The planets may finally be realigning for wool as the world starts questioning the impact of synthetic fabrics, woolclassers were told last week.
Several industry representatives who spoke at the New Zealand Woolclassers Association annual meeting and professional development day in Mosgiel, were upbeat about the fortunes of strong wool, but their optimism didn’t appear to be coming from a position of self-interest.
The 50 or so classers were told the industry is united and given examples of green shoots of opportunity by marketers and retailers.
Despite that, no one was left in any doubt of the scale of challenge ahead.
Strong Wool Action Group (SWAG) chief executive Andy Caughey has lived in Europe for many years and recalls in 2019 UK sheep farmers celebrating they were receiving more for their wool than NZ farmers.
He is optimistic about the future of strong wool, given changes to consumer buying patterns, especially among young people and growing awareness about the environmental impact of synthetic products.
“The youth in Europe and the US are building the world for their future and are actively looking for products that have a low environmental impact and are sustainable,” Caughey said.
Each year in NZ 150,000 tonnes of synthetic carpet is dumped in landfills, which have to be sealed to avoid the toxins in the products leaching into waterways.
“These special pits are tombs of toxicity,” he said.
Ironically a potential market for wool could be synthetic carpet manufacturers looking for more natural products.
He said the lifestyles and choices being made younger generations differ from their parents.
In the US many are abandoning inner-city apartment living for houses in the suburbs to engage with nature and spend time outdoors, creating an opportunity for wool blankets.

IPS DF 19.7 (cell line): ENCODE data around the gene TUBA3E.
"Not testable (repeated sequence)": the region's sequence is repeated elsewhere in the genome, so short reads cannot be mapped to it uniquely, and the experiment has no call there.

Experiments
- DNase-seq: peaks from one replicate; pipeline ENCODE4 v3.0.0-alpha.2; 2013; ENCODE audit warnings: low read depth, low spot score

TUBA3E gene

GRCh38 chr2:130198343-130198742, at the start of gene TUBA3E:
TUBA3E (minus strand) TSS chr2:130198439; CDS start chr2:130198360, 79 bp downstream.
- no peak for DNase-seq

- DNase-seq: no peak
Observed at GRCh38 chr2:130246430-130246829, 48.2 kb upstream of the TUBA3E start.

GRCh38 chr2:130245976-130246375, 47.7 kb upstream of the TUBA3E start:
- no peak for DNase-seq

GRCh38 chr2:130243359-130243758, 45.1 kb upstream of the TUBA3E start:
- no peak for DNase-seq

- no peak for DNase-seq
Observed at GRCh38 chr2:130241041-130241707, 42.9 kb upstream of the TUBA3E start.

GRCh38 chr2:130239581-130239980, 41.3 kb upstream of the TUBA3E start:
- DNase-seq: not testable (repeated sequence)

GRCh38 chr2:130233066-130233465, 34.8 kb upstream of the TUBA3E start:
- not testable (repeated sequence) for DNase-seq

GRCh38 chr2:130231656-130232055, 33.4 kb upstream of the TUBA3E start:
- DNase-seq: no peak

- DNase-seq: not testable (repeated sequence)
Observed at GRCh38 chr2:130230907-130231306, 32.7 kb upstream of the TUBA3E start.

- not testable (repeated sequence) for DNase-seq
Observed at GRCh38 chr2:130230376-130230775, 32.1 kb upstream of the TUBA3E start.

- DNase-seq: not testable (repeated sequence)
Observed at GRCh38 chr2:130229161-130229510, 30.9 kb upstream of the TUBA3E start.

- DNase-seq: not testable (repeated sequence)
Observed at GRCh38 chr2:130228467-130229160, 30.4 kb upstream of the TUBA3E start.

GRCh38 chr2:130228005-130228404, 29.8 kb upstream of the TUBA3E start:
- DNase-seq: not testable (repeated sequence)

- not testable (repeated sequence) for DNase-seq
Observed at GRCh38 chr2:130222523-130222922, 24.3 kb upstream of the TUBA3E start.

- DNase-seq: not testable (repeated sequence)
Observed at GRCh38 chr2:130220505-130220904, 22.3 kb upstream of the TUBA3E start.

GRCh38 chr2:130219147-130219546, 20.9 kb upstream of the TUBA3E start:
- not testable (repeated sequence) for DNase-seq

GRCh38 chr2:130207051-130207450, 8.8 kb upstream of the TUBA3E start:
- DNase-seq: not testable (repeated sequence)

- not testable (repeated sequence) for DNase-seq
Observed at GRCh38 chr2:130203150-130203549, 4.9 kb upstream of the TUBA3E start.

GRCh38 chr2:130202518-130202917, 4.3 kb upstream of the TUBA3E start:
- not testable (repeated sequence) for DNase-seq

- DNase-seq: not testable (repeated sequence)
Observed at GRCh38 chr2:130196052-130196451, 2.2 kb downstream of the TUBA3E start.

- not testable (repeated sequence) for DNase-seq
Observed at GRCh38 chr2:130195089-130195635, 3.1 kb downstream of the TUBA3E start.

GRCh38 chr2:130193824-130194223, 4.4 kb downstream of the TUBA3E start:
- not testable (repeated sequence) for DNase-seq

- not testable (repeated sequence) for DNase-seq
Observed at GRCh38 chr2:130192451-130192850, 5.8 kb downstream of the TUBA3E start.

He said SWAG will transition to Wool Impact on July 1 under a soon to be announced board, which will not be made up of industry representatives.
Its chair will be chosen for their breadth of international experience, not necessarily in agribusiness, and the board will have people with experience in marketing, managing change, finance and NZ agribusiness.
Wool Impact will have an annual budget of $3.8m and employ a small executive.
Caughey said Wool Impact will work with industry to develop markets, brands and products and he sees opportunities for acoustic panels, insulation, floor coverings, furniture, bedding, sanitary products, bandages and new products using deconstructed powders.
Wools of NZ chief executive John McWhirter estimates that of NZ’s 750,000 annual strong wool clip, new uses or markets have to be found for 45,000 to 50,000 bales to start driving prices back up again.
He said 25 years ago wool accounted for 90% of sales of NZ floor coverings. Today it is 14%.
“Plastic has beaten wool and we’ve let it happen. We have to take it back,” McWhirter said.
McWhirter said new initiatives and commitments to use wool announced recently will absorb 2000 bales.
Wools of NZ is aiming to capture 50% of polypropylene’s current NZ carpet market share, which will consume 55,000 bales.
National Council of Wool Interests chair Rosstan Mazey said the key to turning around the fortunes of wool was the quality of the fibre.
“For strong wool, it has never been in a more challenging space, but also it has never had a greater opportunity, evident with companies like Bremworth committing to only sell wool carpets,” Mazey said.
He also spoke on the launch of the NZ Farm Assurance Plan (NZFAP), which provides assurances about the production integrity of agricultural products.
He was asked what role, if any, wool prepared by certified classers or graders would have in meeting the criteria of the NZFAP.
He said the scheme was in its early stages and had been focused on meat, but he was keen for it to be expanded to include wool.